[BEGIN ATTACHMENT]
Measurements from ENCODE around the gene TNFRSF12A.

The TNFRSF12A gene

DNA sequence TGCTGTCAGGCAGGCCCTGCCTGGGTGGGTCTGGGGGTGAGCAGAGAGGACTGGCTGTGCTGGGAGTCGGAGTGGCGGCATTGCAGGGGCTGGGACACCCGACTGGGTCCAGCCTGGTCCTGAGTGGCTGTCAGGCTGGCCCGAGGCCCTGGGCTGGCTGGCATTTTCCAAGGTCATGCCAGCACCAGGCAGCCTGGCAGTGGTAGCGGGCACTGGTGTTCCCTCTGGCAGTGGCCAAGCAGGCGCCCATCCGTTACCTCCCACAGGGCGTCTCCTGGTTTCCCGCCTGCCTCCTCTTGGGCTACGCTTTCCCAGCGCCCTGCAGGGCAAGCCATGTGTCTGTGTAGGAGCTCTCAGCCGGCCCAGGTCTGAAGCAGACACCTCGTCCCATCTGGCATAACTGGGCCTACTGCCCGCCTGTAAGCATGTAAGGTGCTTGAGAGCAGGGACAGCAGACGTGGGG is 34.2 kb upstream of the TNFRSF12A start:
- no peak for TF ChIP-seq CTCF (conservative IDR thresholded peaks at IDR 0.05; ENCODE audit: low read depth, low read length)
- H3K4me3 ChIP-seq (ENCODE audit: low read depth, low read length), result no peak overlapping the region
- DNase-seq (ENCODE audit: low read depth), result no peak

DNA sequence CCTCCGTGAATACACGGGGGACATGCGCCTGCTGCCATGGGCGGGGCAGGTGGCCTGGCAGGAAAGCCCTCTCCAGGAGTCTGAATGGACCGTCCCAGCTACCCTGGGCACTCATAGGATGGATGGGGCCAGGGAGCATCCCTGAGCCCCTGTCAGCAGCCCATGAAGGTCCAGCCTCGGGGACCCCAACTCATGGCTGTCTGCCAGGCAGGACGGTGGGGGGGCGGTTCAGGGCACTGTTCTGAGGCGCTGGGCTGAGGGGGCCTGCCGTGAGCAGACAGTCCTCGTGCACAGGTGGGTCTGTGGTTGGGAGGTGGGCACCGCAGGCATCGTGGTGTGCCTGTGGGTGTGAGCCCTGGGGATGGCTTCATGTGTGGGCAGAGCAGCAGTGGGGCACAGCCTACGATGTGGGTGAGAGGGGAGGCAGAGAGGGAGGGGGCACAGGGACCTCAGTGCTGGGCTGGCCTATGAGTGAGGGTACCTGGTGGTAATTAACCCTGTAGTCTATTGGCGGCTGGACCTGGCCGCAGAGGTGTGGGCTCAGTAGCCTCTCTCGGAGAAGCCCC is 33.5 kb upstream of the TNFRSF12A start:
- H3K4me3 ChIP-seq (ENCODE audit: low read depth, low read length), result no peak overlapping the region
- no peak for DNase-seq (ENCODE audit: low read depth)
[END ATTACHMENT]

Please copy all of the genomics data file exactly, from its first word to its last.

Measurements from ENCODE around the gene TNFRSF12A.

The TNFRSF12A gene

DNA sequence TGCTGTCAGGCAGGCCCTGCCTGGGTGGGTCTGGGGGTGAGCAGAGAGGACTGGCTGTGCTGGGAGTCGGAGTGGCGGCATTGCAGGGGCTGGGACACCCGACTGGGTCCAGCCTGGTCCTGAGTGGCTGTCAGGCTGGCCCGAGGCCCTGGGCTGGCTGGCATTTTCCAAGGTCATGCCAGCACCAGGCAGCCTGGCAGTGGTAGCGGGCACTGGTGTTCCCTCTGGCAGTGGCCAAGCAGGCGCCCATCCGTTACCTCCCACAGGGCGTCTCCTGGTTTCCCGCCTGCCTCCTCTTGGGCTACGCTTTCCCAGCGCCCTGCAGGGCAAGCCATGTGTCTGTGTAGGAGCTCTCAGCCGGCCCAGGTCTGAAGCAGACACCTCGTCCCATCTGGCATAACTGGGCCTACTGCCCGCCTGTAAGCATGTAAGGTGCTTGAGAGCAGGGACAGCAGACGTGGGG is 34.2 kb upstream of the TNFRSF12A start:
- no peak for TF ChIP-seq CTCF (conservative IDR thresholded peaks at IDR 0.05; ENCODE audit: low read depth, low read length)
- H3K4me3 ChIP-seq (ENCODE audit: low read depth, low read length), result no peak overlapping the region
- DNase-seq (ENCODE audit: low read depth), result no peak

DNA sequence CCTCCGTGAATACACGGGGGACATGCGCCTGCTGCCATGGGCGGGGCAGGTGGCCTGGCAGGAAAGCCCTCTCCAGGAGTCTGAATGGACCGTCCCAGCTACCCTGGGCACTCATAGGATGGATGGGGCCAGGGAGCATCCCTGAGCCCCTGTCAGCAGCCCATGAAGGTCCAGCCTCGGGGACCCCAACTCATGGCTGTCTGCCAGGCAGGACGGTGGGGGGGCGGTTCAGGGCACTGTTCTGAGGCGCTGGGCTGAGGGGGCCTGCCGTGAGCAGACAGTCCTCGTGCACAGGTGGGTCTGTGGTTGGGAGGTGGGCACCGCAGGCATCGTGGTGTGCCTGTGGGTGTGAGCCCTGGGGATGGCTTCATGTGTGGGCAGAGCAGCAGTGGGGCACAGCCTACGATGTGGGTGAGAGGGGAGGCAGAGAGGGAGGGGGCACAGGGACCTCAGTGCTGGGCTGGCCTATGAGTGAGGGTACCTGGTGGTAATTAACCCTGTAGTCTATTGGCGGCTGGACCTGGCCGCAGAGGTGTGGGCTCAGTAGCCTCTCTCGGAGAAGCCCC is 33.5 kb upstream of the TNFRSF12A start:
- H3K4me3 ChIP-seq (ENCODE audit: low read depth, low read length), result no peak overlapping the region
- no peak for DNase-seq (ENCODE audit: low read depth)